Happy (gluten-free) Pancake Day!
I hope you all had a wonderful Pancake Day yesterday!
We took a slightly different route this year – still flying-by-the-seat-of-our-pants to make crepes on a school night, but this year, we threw in the added challenge of making a gluten-free version.
We followed our tried-and-tested recipe from Chocolate & Zucchini, with a couple of tweaks. We replaced the flour with Cup4Cup, Thomas Keller’s stellar gluten-free flour, and added more milk to thin out the batter. The end result was a crepe that was so pitch perfect, you would never in a million years guess that it was gluten-free, which is really the goal, right?
Kids topped it with lemon and sugar, and then on round two, spread it with Nocciolata, an organic hazelnut spread with cocoa and milk, and were in dessert heaven.
As for me, I went au natural, scoffing it straight sans spread and it was delicious. Here’s the recipe.
250 g (2 C) flour (gluten-free like Cup4Cup or all-purpose)
1/4 L (1 C) milk
100 g (1/3 C) sugar
2 tsp vanilla extract
2 Tbsp vegetable oil
1/4 L (1 C) still water
butter for cooking, and an assortment of toppings
In a large mixing-bowl, roughly combine the flour and eggs. Whisk in the milk, adding it slowly to avoid lumps. Add in the sugar, vanilla, oil and rum (if using), and whisk to combine thoroughly. Whisk in the water. Cover with plastic wrap and refrigerate for at least two hours, preferably overnight.
Take the bowl of batter out of the fridge, and give it a whisk to “revive” it. Put a thick-bottomed, low-rimmed frying pan over high heat. Wait until it gets very hot (hot enough to make a drop of water sizzle). Melt a dab of butter in it, and spread the butter evenly in the pan with a wadded paper towel (watch your fingers).
Ladle a little batter in the pan (just enough to cover the pan thinly, we are not making pancakes here), and move the pan around so the batter forms an even disk. Wait until the edges of the crêpe start to pull slightly away from the sides of the pan, peek underneath, and flip the crêpe with a spatula when it is nice and golden. Cook for a few more seconds (the second side cooks much faster) and serve immediately, topped/stuffed/rolled/spread with the sweet condiment of your choice.
I don’t think Pancake Day really became a part of my life until I lived in the U.K. I thought it was a sweet, whimsical holiday that the Brits invented (they didn’t, by the way. More info on the origins here). But very quickly, it became an annual thing. And then after our kids were born, it became a tasty tradition — one that annually takes us by surprise (I actually didn’t realize it was Pancake Day until yesterday morning), but part of the tradition includes that fly-by-the-seat-of-our-pants scramble to get ingredients on a school night and pull this thing off.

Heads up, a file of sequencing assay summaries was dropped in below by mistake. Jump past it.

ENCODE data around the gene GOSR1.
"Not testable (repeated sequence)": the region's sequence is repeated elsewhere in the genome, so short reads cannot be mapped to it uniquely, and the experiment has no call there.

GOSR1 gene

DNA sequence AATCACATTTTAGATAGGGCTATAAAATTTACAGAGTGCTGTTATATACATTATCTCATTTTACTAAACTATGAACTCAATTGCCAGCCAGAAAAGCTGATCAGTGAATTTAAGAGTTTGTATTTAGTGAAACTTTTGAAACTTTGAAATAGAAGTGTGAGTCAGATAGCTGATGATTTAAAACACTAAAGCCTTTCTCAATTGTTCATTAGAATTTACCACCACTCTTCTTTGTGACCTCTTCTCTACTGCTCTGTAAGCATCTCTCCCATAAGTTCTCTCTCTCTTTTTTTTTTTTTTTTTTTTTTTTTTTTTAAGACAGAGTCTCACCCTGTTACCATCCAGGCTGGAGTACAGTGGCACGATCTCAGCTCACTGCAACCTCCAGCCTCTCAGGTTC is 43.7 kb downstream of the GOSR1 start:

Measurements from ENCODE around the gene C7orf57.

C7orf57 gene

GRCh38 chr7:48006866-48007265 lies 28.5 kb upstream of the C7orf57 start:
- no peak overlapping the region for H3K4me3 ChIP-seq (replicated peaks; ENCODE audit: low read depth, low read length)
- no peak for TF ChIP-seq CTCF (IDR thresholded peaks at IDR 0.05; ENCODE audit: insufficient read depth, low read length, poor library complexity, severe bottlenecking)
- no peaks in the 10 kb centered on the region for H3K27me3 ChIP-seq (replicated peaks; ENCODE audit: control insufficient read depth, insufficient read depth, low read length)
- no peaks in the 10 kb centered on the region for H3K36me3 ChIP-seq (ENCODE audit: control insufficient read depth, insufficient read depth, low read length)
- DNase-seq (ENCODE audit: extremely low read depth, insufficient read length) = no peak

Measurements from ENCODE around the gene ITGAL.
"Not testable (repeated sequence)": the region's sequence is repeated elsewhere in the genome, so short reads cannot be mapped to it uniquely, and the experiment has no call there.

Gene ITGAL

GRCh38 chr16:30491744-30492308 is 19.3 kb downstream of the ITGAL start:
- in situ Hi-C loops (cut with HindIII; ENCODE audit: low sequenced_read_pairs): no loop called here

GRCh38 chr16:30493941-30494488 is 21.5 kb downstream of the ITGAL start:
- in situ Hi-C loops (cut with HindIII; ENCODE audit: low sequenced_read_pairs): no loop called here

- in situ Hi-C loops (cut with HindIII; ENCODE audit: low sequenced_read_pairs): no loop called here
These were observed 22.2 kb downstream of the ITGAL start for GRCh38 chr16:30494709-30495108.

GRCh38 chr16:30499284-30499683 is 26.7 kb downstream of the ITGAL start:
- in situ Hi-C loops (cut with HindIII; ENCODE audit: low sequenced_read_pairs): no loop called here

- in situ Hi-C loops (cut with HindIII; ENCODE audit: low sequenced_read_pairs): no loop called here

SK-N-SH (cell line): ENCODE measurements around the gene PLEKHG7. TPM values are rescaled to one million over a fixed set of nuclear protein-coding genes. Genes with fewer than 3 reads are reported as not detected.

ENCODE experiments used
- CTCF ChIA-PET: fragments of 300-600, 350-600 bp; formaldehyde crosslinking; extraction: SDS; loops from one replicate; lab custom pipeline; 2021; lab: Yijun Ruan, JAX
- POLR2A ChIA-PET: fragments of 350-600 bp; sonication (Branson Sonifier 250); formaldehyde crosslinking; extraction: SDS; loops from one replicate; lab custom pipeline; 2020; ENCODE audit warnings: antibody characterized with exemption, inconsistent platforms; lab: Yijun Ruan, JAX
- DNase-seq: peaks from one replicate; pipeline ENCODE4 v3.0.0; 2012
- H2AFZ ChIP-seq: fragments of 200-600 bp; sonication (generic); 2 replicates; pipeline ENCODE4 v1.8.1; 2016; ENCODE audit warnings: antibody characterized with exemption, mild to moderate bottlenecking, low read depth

I’m happy to report we had success yesterday — and even better, my husband made the pancakes this year.
Happy Pancake Day!
Happy Pancake Day! Are you having pancakes c’est soir?
I just wanted to share this amazing “Dr. Who” TARDIS pancake that I found on Griddle Me This, a Tumblr site of pancake art!
It’s enough to inspire me to put aside that Trader Joe’s pancake mix and go rogue with some pancake designs (but I suspect the execution will be shoddy …). Happy pancake making!
Happy Pancake Day!
It’s that time again! Pancake Day (AKA Shrove Tuesday)! Last year, I shared our go-to crepe recipe, courtesy of Chocolate & Zucchini. This year, I’m tempted to try this fool-proof (well, we’ll just see about that!) recipe from The Guardian.
Makes about 8
125g plain flour
Pinch of salt
1 egg plus 1 egg yolk
225ml whole or semi-skimmed milk
Small knob of butter
1. Sift the flour in a large mixing bowl and add a pinch of salt. Make a well in the centre, and pour the egg and the yolk into it. Mix the milk with 2 tbsp water and then pour a little in with the egg and beat together.
2. Whisk the flour into the liquid ingredients, drawing it gradually into the middle until you have a smooth paste the consistency of double cream. Whisk the rest of the milk in until the batter is more like single cream. Cover and refrigerate for at least half an hour.
3. Heat the butter in a frying pan on a medium-high heat – you only need enough fat to just grease the bottom of the pan. It should be hot enough that the batter sizzles when it hits it.
4. Spread a small ladleful of batter across the bottom of the pan, quickly swirling to coat. Tip any excess away. When it begins to set, loosen the edges with a thin spatula or palette knife, and when it begins to colour on the bottom, flip it over with the same instrument and cook for another 30 seconds. (If you’re feeling cocky, you can also toss the pancake after loosening it: grasp the handle firmly with both hands, then jerk the pan up and slightly towards you.)